The squirrel’s yarn
Several weeks ago, during an extremely cold spell, my wife surprised the squirrel shredding a rug outside the back door. She couldn’t chase the cheeky rodent off by tapping on the window, so she opened the door and carried the rug inside. She showed it to me later. Long fibers dangled from the damaged area. I figured the squirrel was adding insulation to its nest. The rug was ruined, so we tossed it back outside on the stoop.
A few days later I noticed several new objects in the bird feeder. Supplementing the usual rocks and red rose hips, I found two small sprigs of spruce, a withered fuchsia blossom, and a couple of pale, synthetic snippets of yarn. All of the objects were piled conspicuously on the seedy slopes of the squirrel’s heap.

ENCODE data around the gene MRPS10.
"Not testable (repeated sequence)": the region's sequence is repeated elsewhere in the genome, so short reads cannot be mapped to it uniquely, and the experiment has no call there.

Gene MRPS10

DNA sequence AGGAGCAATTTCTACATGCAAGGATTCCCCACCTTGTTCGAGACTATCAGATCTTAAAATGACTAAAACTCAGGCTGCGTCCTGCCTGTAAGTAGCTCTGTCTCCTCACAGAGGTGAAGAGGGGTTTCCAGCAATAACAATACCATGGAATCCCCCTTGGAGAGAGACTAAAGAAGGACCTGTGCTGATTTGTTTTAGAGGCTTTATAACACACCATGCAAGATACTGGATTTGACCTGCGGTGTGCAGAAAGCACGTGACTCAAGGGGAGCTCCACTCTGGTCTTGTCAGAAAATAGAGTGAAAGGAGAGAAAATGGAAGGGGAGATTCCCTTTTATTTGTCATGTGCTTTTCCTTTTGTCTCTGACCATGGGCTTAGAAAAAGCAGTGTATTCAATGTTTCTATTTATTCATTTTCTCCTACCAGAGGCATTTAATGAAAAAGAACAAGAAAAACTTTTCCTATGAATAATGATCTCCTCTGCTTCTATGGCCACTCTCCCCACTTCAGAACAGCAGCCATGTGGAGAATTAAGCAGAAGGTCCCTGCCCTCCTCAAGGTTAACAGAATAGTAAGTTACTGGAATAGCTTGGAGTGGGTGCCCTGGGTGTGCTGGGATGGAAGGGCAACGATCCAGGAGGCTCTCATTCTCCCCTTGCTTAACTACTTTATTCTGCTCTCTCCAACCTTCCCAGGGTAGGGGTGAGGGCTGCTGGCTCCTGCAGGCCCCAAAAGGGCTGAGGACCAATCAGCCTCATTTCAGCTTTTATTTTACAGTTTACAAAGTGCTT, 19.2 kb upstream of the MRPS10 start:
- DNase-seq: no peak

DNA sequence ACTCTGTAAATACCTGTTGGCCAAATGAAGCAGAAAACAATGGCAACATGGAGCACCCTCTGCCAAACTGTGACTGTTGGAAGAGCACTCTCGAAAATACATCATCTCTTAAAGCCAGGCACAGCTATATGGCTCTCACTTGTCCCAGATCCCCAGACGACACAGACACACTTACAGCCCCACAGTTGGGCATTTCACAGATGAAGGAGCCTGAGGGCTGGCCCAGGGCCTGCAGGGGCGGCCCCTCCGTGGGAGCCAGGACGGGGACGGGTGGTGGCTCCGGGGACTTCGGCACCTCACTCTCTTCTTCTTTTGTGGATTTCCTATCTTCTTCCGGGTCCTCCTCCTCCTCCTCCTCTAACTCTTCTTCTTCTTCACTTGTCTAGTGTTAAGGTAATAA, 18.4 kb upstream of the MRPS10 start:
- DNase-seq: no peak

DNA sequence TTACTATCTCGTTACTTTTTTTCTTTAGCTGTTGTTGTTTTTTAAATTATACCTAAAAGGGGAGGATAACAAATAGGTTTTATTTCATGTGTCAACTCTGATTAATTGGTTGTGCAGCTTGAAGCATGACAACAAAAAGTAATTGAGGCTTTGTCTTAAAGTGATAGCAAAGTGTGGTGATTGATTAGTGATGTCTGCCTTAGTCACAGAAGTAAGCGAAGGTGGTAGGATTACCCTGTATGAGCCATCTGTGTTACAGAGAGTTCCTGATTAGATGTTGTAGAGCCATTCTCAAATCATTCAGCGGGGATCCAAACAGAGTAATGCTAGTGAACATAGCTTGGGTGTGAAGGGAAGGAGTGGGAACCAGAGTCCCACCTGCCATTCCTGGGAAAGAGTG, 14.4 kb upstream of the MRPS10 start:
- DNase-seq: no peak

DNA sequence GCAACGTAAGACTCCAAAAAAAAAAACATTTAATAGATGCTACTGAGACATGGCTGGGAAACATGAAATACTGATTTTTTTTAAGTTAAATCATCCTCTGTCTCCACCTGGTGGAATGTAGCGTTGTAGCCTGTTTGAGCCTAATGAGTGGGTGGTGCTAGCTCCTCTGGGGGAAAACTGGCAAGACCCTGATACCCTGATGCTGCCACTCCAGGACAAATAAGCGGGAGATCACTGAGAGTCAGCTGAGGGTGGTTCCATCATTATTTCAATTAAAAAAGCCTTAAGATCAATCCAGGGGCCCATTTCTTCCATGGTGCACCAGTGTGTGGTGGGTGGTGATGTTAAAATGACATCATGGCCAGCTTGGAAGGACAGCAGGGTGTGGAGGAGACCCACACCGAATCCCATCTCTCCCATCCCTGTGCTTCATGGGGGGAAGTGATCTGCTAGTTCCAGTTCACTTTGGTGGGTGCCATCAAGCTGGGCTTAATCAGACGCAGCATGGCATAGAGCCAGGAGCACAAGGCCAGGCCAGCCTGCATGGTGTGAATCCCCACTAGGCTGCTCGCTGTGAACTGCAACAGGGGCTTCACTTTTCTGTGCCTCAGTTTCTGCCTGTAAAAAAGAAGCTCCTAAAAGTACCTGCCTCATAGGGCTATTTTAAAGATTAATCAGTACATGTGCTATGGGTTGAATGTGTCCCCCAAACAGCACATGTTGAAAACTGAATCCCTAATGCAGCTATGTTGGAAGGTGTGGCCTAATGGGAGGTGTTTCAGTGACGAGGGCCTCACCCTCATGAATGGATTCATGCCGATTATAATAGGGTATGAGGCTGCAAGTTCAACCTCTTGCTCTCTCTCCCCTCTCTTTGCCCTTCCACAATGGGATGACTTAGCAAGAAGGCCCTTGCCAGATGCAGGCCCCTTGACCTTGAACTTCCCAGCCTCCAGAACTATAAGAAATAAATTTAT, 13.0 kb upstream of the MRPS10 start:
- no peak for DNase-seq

And I almost called this essay “The Gift of the Magpie.” I haven’t seen a magpie for weeks.
Today I found another withered mushroom. Then a weathered chunk of pink foam insulation, probably found in the woods. Food and insulation, very considerate.
I’ve begun to carry the items inside the house. I have no use for the gifts it leaves me, but they are obviously tokens of some value to the squirrel, and I do appreciate the thought.
Rick Sinnott is a former Alaska Department of Fish and Game wildlife biologist. The views expressed here are the writer's own and are not necessarily endorsed by Alaska Dispatch. Contact him at firstname.lastname@example.org